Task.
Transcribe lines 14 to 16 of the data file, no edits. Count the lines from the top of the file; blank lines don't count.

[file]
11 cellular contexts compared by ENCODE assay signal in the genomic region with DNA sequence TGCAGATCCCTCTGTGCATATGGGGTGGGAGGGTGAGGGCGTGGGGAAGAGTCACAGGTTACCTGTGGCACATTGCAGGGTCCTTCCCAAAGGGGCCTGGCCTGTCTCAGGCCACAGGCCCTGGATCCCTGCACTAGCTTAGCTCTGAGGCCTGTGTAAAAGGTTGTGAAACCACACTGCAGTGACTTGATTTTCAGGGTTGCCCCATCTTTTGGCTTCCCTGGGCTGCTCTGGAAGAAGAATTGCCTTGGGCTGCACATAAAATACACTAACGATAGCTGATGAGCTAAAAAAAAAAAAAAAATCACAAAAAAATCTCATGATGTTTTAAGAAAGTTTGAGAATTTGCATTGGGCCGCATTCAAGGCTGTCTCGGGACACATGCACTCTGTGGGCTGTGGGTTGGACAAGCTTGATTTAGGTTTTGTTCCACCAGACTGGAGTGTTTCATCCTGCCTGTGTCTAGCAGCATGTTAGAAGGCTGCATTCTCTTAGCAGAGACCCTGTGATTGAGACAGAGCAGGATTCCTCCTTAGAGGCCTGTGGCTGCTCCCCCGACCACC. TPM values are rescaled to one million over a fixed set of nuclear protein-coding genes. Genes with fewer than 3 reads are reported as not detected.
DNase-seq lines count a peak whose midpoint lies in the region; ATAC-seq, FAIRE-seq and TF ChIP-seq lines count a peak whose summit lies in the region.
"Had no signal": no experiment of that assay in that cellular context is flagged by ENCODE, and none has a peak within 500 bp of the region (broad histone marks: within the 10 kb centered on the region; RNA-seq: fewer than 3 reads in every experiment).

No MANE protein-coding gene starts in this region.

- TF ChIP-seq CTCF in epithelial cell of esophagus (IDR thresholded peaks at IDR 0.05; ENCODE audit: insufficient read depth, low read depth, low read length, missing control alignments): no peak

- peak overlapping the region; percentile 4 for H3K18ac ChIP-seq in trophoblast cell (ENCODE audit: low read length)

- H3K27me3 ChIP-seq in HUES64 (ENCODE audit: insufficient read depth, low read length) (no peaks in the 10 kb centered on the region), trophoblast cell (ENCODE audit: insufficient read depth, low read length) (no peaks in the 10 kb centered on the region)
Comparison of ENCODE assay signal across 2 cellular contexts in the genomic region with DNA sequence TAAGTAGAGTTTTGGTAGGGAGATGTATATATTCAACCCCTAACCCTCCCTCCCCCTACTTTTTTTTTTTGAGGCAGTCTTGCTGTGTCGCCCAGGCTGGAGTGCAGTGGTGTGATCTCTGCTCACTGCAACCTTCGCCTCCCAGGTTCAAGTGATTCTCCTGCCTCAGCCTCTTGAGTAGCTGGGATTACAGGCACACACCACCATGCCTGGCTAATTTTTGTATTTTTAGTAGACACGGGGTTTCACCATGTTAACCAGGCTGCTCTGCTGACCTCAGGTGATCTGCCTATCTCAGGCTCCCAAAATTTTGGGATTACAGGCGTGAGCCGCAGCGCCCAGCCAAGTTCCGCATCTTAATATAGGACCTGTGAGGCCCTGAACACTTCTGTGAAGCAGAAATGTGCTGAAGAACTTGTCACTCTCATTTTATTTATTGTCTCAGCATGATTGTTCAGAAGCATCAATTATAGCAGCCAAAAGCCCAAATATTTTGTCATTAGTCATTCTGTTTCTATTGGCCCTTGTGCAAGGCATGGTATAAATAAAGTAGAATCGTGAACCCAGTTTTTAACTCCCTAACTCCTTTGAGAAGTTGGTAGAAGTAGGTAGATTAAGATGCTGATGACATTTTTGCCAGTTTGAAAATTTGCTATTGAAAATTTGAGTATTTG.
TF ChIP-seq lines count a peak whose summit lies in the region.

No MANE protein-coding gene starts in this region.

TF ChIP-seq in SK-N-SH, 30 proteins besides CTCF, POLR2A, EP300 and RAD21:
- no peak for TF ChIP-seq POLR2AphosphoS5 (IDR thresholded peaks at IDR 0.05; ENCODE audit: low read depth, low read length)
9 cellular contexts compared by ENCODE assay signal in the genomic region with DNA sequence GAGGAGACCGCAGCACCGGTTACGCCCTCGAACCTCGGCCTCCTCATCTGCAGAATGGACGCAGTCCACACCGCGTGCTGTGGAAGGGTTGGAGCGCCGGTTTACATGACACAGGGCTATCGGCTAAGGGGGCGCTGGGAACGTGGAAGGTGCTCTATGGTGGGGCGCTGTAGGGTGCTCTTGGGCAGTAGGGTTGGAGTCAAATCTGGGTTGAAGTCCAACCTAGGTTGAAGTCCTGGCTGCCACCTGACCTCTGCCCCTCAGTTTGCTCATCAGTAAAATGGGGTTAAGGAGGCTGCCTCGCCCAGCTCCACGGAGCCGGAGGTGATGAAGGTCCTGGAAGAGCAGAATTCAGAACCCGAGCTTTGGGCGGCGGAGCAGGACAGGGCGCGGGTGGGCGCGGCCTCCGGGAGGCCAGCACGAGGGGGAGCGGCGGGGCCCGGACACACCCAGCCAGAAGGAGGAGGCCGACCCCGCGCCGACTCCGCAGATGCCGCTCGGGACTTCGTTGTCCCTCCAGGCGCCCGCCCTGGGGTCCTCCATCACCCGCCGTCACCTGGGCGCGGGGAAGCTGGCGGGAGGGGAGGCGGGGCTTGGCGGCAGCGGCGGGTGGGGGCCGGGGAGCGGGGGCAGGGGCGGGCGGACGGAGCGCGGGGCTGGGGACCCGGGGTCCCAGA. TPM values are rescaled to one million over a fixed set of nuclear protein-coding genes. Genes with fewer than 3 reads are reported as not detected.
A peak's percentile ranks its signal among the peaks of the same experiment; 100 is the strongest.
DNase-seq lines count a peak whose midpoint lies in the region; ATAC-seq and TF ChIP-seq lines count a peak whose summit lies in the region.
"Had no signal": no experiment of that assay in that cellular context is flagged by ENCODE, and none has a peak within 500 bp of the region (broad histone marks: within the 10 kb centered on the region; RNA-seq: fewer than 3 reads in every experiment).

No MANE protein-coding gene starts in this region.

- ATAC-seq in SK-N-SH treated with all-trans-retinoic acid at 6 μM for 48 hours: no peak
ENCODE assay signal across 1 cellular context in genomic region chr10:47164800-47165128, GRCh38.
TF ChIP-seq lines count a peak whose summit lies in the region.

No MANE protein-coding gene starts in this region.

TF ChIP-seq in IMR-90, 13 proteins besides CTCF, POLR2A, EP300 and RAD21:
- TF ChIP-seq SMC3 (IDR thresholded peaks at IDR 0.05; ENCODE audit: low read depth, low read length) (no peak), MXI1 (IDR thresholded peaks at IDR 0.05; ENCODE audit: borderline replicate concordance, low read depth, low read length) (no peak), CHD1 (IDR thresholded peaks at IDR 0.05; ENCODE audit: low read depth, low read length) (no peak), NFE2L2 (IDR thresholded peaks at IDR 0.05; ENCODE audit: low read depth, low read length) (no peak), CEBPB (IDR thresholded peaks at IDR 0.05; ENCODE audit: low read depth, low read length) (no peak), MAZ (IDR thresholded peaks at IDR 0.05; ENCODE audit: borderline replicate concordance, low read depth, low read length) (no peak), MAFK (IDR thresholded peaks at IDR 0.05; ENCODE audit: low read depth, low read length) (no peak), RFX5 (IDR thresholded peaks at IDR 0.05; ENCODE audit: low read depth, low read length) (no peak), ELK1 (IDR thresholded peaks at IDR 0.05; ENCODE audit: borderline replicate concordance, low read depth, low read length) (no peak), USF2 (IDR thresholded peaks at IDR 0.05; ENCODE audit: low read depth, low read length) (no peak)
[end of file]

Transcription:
A peak's percentile ranks its signal among the peaks of the same experiment; 100 is the strongest.
DNase-seq lines count a peak whose midpoint lies in the region; ATAC-seq and TF ChIP-seq lines count a peak whose summit lies in the region.
"Had no signal": no experiment of that assay in that cellular context is flagged by ENCODE, and none has a peak within 500 bp of the region (broad histone marks: within the 10 kb centered on the region; RNA-seq: fewer than 3 reads in every experiment).